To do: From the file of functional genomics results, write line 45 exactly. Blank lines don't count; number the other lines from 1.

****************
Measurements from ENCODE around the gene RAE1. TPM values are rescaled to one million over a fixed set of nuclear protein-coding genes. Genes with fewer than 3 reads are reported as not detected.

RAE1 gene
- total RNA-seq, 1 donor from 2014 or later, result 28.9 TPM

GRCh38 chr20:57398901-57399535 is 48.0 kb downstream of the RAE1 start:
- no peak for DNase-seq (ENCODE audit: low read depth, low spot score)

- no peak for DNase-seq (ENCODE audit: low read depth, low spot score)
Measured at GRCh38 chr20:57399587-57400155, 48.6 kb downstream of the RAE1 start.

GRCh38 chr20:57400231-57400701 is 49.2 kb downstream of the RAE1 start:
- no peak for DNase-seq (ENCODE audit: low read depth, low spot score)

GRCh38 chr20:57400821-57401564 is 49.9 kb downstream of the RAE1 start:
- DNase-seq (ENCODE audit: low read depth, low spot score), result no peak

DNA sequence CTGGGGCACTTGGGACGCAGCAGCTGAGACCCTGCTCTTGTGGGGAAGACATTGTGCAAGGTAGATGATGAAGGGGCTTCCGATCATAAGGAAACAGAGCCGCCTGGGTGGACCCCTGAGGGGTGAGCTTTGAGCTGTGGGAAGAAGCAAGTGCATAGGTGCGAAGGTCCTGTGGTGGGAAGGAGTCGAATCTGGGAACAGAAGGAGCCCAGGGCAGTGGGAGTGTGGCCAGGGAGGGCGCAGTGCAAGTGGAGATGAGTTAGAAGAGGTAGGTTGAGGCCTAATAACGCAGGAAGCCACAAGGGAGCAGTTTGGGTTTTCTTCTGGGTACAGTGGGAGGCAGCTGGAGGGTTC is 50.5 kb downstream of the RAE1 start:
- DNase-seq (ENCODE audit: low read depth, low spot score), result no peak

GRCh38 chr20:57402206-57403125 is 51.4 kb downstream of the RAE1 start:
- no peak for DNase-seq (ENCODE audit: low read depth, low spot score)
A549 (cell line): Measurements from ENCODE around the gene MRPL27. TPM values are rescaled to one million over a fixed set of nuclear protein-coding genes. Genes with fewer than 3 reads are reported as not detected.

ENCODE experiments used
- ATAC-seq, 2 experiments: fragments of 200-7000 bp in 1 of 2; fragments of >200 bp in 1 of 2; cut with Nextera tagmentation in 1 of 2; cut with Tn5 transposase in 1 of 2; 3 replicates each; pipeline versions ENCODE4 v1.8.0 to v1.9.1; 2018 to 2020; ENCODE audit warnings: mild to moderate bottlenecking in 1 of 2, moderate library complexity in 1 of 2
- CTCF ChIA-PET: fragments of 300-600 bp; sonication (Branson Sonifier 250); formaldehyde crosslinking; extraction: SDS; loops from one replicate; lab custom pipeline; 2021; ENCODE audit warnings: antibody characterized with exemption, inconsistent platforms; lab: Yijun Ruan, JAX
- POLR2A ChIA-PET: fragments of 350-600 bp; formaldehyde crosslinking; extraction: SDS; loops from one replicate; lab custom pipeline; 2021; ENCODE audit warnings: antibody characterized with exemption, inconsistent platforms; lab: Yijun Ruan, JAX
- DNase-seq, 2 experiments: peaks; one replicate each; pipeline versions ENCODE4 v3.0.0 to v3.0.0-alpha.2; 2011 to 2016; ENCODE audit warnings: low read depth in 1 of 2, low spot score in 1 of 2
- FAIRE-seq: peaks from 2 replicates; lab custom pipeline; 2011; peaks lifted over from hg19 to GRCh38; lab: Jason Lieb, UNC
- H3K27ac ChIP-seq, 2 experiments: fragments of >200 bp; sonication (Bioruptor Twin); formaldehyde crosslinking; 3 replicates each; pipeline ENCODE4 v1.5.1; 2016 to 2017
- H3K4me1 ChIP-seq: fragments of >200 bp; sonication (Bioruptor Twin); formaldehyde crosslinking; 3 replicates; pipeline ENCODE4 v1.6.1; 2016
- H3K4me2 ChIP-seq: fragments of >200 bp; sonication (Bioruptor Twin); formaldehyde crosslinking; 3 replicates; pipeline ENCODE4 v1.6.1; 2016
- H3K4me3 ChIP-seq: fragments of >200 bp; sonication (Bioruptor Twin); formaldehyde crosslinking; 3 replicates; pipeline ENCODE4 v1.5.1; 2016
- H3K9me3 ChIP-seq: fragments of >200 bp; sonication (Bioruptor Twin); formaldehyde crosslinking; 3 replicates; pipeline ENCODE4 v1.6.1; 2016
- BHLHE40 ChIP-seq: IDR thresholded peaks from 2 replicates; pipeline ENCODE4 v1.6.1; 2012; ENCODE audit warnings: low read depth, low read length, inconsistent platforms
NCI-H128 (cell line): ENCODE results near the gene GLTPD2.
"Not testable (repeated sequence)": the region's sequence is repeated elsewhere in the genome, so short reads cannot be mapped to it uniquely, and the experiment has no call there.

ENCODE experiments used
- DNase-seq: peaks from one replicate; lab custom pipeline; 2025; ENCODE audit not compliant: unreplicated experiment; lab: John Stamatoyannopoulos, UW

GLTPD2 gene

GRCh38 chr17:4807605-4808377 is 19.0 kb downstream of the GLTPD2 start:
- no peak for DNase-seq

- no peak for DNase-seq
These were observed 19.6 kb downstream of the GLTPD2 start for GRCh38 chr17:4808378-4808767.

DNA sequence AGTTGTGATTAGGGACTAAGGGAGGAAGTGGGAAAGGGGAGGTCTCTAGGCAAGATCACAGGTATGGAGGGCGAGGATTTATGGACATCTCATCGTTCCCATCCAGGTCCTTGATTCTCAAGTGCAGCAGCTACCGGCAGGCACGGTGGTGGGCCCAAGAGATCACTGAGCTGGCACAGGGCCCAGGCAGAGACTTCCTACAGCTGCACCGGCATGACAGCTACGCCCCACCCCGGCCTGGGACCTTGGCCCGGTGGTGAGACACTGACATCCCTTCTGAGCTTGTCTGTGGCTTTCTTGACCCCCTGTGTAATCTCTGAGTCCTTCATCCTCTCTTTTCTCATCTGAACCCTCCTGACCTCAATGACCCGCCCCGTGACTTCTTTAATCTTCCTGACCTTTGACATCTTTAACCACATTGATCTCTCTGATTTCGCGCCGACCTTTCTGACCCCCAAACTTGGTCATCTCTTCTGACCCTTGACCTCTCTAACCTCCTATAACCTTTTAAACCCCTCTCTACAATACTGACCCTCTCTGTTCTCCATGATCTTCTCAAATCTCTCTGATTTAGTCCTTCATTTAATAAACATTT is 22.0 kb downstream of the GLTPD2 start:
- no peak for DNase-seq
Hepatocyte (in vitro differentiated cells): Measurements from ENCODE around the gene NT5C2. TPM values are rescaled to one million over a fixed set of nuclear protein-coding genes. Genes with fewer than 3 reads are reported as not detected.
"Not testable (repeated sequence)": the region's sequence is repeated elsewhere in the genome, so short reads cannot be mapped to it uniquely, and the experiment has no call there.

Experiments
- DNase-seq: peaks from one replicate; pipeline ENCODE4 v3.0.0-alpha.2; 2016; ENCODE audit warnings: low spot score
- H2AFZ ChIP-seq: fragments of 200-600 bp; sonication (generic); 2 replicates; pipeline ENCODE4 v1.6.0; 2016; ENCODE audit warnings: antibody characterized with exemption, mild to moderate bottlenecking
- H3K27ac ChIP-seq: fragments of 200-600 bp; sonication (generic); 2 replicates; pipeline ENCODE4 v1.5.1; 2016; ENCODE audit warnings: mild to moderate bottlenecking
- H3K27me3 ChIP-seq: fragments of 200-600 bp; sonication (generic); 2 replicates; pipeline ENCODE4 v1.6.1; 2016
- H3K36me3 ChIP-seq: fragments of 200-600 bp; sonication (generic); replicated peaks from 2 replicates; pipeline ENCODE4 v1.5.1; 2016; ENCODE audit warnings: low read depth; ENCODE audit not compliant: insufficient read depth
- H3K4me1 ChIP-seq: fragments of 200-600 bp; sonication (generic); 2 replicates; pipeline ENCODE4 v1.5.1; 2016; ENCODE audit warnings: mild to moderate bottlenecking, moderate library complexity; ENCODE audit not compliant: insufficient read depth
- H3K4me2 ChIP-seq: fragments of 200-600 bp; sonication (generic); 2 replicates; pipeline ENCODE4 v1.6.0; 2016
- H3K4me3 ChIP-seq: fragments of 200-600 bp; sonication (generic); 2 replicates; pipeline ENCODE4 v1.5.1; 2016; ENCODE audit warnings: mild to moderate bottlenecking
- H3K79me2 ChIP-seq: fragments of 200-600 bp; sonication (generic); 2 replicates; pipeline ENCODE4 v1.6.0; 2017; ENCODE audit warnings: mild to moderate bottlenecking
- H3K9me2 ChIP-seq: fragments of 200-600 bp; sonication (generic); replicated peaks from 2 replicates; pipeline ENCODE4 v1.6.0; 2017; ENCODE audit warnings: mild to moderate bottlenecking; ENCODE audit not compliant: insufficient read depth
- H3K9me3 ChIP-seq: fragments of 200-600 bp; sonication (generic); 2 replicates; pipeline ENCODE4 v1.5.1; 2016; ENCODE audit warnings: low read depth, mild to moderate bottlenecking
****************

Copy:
- H3K27ac ChIP-seq: fragments of 200-600 bp; sonication (generic); 2 replicates; pipeline ENCODE4 v1.5.1; 2016; ENCODE audit warnings: mild to moderate bottlenecking